Everything You Always Wanted to Know About the Metaverse (but Were Afraid to Ask)
Depending on your relationship to video games and artificial intelligence (AI), the metaverse may incite fears of a dystopian future or a happy virtual reality.
You can’t bring up the metaverse to someone and expect the conversation to be simple and digestible. There’s no singular definition of what exactly the metaverse is, for starters, but beyond initial confusion, people worry. How will data be used? Will virtual relationships replace human touch? The anxiety has range and many flavors.
This piece is part of CoinDesk’s Metaverse Week
Yet, so does the excitement: Does a metaverse future mean online shopping for the right-sized piece of clothing will be easier, thanks to custom-sized avatars? Will Web 3 finally force advertisers to learn from big tech’s mistakes and respect consumer privacy? And will people be able to earn universal basic income via crypto tokens for playing games online and going to their favorite metaverse concerts from their computers? (If so, introverts rejoice!)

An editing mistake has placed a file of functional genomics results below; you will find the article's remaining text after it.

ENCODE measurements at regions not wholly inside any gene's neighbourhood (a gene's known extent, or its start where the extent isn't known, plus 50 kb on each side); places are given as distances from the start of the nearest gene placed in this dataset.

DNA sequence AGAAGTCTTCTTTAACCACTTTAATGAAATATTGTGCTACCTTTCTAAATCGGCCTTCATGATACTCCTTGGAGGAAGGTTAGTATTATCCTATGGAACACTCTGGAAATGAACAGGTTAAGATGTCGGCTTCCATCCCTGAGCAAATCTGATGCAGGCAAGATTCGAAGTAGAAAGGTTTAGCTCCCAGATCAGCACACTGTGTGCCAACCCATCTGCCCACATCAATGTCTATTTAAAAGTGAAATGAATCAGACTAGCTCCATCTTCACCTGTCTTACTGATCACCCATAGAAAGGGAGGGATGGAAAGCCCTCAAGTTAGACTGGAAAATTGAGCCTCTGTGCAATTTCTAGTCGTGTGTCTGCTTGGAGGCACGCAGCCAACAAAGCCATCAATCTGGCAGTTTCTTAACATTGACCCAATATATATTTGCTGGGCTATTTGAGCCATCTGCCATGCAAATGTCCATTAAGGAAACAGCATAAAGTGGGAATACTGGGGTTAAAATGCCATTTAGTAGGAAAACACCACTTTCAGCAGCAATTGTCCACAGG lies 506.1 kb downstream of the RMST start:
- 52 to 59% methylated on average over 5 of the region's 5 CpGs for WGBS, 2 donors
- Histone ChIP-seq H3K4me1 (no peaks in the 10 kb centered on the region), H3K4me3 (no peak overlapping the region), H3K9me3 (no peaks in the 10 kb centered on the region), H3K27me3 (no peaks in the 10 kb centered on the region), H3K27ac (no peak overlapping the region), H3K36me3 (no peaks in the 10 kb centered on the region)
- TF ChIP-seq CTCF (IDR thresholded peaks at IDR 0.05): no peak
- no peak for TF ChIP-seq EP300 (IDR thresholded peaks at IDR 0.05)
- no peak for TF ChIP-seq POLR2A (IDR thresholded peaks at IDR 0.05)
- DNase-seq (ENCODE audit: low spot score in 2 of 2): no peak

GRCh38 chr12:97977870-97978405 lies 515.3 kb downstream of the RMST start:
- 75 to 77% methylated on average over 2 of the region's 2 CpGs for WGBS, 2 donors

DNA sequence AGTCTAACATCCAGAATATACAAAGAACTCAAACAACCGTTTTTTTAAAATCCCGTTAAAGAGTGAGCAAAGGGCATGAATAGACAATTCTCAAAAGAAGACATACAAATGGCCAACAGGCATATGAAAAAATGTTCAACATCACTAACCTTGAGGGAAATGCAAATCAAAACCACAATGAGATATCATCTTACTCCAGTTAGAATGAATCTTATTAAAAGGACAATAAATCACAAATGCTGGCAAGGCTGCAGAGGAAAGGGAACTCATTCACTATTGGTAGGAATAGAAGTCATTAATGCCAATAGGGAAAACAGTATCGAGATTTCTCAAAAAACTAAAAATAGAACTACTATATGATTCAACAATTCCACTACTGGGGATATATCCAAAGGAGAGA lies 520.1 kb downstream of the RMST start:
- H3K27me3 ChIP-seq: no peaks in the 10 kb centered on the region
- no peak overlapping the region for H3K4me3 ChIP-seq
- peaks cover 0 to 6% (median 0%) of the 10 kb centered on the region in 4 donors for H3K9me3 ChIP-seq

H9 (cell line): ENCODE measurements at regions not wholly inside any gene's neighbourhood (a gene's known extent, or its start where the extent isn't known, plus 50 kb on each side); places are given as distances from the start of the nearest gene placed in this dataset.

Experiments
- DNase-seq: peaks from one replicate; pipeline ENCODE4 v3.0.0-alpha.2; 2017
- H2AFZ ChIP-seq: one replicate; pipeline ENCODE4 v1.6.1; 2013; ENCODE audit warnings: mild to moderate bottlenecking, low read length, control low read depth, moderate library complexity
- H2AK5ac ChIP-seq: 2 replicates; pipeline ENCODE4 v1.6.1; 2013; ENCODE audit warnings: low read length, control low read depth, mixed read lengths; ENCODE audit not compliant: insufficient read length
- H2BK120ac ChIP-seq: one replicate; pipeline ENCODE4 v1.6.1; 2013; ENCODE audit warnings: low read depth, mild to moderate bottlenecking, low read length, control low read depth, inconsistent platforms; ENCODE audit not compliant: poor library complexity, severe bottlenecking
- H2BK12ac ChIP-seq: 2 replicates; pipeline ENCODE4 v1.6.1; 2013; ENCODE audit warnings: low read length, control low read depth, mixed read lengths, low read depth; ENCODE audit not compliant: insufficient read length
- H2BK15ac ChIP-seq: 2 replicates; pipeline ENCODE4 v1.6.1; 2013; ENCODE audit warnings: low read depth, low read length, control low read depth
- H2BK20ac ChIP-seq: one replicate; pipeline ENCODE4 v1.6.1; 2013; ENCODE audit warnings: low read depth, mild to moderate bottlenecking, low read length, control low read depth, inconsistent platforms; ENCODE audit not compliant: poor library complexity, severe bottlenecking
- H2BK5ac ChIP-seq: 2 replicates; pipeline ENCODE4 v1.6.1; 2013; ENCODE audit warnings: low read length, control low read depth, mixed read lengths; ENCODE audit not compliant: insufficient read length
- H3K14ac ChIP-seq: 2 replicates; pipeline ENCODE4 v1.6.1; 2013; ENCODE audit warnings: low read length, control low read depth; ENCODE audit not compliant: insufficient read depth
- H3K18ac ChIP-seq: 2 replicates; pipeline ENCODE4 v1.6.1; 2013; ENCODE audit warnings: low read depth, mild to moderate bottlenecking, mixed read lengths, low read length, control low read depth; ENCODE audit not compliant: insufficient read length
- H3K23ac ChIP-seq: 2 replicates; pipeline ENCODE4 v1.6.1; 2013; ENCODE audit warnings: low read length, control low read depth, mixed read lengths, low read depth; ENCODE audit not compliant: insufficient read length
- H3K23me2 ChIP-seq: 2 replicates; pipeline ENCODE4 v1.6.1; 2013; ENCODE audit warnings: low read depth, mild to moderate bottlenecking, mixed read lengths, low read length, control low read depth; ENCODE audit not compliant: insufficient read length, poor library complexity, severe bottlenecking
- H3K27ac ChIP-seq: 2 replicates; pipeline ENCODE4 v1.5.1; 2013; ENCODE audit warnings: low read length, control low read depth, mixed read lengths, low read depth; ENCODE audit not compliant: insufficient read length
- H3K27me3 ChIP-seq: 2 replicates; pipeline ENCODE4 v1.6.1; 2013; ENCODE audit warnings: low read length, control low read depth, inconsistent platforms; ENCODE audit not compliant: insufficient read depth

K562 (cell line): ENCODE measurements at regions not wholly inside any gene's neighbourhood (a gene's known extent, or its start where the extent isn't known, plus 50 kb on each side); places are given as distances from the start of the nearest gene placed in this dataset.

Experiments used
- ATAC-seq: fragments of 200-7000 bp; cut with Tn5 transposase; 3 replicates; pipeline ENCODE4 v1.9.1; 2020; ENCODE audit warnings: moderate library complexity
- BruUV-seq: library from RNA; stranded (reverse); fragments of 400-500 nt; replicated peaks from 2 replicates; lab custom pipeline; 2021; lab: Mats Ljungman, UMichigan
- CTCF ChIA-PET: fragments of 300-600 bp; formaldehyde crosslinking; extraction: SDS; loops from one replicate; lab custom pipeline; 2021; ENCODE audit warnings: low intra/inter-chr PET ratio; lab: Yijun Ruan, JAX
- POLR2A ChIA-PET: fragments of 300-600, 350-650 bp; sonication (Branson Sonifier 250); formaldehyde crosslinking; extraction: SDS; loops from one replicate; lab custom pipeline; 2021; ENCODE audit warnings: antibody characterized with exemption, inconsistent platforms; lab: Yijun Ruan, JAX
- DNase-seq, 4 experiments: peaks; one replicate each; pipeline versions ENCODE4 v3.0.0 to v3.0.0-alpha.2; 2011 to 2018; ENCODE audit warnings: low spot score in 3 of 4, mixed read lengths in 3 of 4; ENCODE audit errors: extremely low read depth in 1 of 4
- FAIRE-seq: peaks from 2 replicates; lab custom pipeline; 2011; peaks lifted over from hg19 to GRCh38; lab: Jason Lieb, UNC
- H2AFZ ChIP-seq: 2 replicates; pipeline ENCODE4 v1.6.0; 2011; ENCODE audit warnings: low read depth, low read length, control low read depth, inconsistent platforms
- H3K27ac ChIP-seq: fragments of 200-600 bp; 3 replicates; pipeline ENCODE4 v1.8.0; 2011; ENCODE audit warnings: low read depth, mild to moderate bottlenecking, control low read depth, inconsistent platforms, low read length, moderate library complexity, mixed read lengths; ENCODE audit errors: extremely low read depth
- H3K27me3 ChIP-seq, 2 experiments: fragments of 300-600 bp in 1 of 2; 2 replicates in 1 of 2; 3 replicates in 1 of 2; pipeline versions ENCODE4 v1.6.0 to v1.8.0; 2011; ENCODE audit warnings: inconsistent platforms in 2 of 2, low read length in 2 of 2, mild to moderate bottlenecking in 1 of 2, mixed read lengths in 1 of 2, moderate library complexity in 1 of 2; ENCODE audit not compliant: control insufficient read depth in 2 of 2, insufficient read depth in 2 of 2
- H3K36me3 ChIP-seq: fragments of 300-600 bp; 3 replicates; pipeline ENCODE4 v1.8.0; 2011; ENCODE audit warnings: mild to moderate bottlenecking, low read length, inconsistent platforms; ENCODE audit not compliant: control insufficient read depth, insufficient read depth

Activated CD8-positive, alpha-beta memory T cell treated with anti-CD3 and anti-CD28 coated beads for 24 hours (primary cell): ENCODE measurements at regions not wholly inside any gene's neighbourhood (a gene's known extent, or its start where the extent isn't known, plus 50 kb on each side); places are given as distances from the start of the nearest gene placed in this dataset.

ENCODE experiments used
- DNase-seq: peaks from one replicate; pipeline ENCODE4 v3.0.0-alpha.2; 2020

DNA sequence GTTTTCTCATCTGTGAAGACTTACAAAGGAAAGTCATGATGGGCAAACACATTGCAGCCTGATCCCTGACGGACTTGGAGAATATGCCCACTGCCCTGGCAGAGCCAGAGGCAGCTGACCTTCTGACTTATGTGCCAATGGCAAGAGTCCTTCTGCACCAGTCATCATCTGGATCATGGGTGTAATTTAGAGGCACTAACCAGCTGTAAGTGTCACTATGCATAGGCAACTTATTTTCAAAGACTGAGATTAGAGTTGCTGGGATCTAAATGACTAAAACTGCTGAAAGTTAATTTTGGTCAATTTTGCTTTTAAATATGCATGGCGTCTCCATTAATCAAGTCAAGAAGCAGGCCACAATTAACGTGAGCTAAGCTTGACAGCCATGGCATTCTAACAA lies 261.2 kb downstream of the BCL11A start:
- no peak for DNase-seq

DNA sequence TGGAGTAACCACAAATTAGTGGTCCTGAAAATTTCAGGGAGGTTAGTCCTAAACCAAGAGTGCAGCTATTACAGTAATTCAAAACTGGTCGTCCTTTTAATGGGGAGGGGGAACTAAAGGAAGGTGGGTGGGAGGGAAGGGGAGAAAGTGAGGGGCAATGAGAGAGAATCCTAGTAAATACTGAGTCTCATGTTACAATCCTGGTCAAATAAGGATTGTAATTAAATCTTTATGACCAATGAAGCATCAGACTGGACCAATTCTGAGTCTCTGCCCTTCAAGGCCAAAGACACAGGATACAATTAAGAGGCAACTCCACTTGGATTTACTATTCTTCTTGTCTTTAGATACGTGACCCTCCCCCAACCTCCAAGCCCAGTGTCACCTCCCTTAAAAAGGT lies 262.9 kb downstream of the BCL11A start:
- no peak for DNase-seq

Everyone – even the experts – has questions about the metaverse. So we decided to compile some of the questions we hear a lot, along with some we imagine you’re dying to ask and got answers.
What is the metaverse?
We’re starting with the basics, because there’s no room for imposter syndrome in Web 3. What’s the metaverse, exactly?
Poet and non-fungible token (NFT) artist Sasha Stiles speaks of the metaverse by looking at the word itself: The Greek prefix “meta” means higher, beyond, often even transcending. And the “verse” part comes from the word “universe,” to indicate that the metaverse is a universe that transcends the one we currently inhabit.